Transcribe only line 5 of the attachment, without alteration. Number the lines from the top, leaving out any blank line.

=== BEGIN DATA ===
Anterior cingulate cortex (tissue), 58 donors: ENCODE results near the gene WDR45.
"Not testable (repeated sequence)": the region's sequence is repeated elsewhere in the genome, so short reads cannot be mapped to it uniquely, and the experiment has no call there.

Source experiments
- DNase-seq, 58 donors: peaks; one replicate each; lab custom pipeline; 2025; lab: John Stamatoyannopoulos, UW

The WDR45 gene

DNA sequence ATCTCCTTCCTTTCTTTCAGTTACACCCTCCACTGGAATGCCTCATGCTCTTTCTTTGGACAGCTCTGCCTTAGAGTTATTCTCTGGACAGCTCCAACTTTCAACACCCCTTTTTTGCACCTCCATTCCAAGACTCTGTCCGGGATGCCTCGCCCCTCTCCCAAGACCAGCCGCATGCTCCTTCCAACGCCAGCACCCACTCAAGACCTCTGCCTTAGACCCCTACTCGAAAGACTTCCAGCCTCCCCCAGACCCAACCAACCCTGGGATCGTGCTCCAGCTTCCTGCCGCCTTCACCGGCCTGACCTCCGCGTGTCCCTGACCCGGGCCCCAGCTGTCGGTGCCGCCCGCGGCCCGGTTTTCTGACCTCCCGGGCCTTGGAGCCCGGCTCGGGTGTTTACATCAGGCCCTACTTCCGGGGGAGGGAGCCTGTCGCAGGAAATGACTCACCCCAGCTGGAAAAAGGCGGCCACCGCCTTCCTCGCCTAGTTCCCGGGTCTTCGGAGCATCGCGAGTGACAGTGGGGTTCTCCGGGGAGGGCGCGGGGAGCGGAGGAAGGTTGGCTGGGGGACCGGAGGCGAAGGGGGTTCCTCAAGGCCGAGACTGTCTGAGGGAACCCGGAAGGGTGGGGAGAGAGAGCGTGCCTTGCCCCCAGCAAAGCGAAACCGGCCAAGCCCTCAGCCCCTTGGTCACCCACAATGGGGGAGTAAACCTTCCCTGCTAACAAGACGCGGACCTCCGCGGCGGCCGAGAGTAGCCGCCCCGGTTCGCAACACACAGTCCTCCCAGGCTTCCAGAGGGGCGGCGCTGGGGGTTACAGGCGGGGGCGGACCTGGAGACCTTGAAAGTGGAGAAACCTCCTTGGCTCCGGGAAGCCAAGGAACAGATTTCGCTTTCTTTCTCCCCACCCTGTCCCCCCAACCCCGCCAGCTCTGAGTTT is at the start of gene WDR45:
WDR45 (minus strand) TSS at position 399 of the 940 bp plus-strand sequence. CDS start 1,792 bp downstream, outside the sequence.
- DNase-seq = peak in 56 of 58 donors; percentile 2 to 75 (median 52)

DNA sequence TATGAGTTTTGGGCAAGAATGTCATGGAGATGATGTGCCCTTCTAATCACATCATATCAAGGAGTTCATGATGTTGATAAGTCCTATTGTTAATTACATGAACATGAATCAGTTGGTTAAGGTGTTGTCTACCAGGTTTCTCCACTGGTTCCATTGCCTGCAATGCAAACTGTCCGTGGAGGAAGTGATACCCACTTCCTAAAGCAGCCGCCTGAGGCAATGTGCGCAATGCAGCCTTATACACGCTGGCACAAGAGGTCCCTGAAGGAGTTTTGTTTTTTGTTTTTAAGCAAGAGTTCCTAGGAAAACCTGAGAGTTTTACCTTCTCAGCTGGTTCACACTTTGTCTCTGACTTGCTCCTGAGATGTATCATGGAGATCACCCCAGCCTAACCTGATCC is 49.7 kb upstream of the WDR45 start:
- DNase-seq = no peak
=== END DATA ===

The WDR45 gene